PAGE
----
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Fruit in the Ashes | Bible Gleanings – May 22-23, 2021

Fruit in the Ashes

It turns out that grapes love volcanoes—specifically the ash that volcanoes emit. Vineyard farmers in Spain’s Canary Islands have discovered and capitalized on this strange situation. Eighty miles from the sandy beaches of Lanzarote lies a charcoal landscape formed by volcanic eruptions from the 1730’s. There are enough craters and jagged hills on the island to make you think you’re on the Moon. The only difference is that this Spanish terrain is engulfed in black ash, and there are undeniable signs of life—namely, hundreds of farmers picking over 2.6 million pounds of grapes annually.

How do grapes grow in such a sooty wasteland? According to Mónica R. Goya, a New York Times journalist who visited the island, the magic is in the dirt. The ash prevents erosion, retains moisture, and regulates ground temperature. It also has nourishing soil beneath it, and there are plenty of old cinders to make pits for the grapevines to protect them from violent winds. Incredibly, fruit can grow even in the ashes.

The Bible declares the same truth. The apostle James once wrote that the fruit of endurance grows best in the ashes of trials and tribulations:

“Count it all joy, my brothers, when you meet trials of various kinds, for you know that the testing of your faith produces steadfastness [or endurance]. And let steadfastness have its full effect, that you may be perfect and complete, lacking in nothing” (James 1:2-4).

Christian, do you feel like your life is in ashes? Perhaps the news of an unexpected diagnosis has left you feeling like your life is a dark and crumbling wasteland. Maybe the abrupt passing of a loved one has made you feel like a volcano of pain and grief erupted upon your once-joyful life. It may be that loneliness has buried your happiness and cheer, like ash concealing thousands of acres that used to be beautiful. You may feel like Job when he cried, “God has cast me into the mire, and I have become like dust and ashes” (Job 30:19).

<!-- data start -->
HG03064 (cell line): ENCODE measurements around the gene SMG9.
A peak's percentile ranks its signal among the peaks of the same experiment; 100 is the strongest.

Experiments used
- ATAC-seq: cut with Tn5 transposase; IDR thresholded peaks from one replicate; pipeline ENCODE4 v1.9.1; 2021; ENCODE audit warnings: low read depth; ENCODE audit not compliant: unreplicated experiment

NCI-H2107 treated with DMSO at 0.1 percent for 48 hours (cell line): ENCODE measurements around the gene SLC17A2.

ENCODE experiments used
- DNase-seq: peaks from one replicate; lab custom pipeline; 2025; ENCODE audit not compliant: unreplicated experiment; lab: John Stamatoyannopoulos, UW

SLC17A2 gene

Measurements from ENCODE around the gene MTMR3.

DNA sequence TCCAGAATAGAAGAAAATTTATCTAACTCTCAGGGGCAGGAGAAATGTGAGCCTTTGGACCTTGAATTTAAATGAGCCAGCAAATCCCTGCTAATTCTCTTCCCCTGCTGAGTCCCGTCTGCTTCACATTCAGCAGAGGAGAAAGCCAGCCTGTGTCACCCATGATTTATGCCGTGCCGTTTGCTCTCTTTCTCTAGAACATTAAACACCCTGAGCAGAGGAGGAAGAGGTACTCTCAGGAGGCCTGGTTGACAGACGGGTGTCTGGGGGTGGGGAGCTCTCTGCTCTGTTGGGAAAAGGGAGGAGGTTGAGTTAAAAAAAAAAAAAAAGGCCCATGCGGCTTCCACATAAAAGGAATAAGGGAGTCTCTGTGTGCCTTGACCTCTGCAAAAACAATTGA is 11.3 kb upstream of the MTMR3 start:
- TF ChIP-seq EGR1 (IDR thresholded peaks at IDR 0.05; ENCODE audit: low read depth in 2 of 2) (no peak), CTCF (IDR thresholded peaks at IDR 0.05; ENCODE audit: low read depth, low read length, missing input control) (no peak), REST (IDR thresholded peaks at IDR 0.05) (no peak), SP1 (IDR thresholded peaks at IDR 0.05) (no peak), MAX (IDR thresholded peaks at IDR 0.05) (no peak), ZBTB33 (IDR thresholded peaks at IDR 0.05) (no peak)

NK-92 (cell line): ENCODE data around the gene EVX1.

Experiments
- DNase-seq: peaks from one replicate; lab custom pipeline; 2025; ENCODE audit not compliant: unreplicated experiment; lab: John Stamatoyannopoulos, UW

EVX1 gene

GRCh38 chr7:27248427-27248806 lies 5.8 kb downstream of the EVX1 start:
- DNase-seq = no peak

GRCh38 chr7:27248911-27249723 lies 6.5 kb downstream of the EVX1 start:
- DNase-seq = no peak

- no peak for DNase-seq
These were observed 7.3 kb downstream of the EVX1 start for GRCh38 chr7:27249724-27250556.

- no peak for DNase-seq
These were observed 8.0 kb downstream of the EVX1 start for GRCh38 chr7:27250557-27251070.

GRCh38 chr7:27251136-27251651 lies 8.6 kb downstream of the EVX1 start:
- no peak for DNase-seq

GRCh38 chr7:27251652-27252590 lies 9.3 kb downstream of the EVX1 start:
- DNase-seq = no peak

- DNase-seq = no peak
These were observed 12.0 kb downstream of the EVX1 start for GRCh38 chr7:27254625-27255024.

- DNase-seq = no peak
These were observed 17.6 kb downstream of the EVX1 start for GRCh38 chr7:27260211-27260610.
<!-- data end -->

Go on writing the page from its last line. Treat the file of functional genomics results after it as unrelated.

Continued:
Whatever volcanic trial has erupted in your life, the Lord promises that tribulation is the best soil for endurance. Sometimes He permits a volcano to rupture to plant you in the ideal place to trust Him and His plan for your life. God uses adversity to deepen your faith and strengthen your spiritual muscles. To be sure, troubles and trials aren’t pretty—they are painful. But God is cultivating the beautiful fruit of endurance in the midst of your afflictions, and that is reason to rejoice. As Paul stated, “Not only that, but we rejoice in our sufferings, knowing that suffering produces endurance” (Romans 5:3).


Bible Gleanings is a weekend devotional column, written for the Murray Ledger & Times in Calloway County, Kentucky. In the event that the column is not posted online, it is be posted for reading here.

Brandon is the founder and main contributor to Brandon’s Desk, the blog with biblical resources from his ministry. He is proud to be the pastor of the family of believers at Locust Grove Baptist Church in Murray, Kentucky. He and his wife Dakota live there with their three dogs, Susie (Jack Russell), Aries (Aussiedor), and Dot (beagle).

Review: Zeal Without Burnout by Christopher Ash

Burnout is a serious problem in Christian ministry. It occurs when you are at the end of your rope—when all of your emotional, physical, and spiritual resources have been used up and you are exhausted. It is a cunning problem too, both because we are often unaware of it until it is too late, and because we usually think we aren’t suspect to it at all. But anyone can experience burnout, especially those serving in ministry. Pastors like myself are keenly aware of this epidemic. We have experienced it in our own lives, and we have painfully witnessed it in the lives of others. Scores of pastors leave their places of ministry every year because of ministry burnout. On the other hand, some pastors get so close to the cliff that they nearly fall, but by God’s grace have been awakened and renewed.

Is there a way to maintain our ministry passion and work fervently without burning out? Or is there a way to recover from a serious burnout? Thankfully, Christopher Ash answers those questions in his book, Zeal Without Burnout. Christopher is himself a pastor who knows exactly the kind of damage that burnout can bring. Through solid theology, raw testimonies, wise counsel, and practical suggestions, Christopher tackles the problem of burnout. He makes us aware of the seriousness of burnout, equips us with tools to prevent it, and may even take some on a drive down the road of recovery.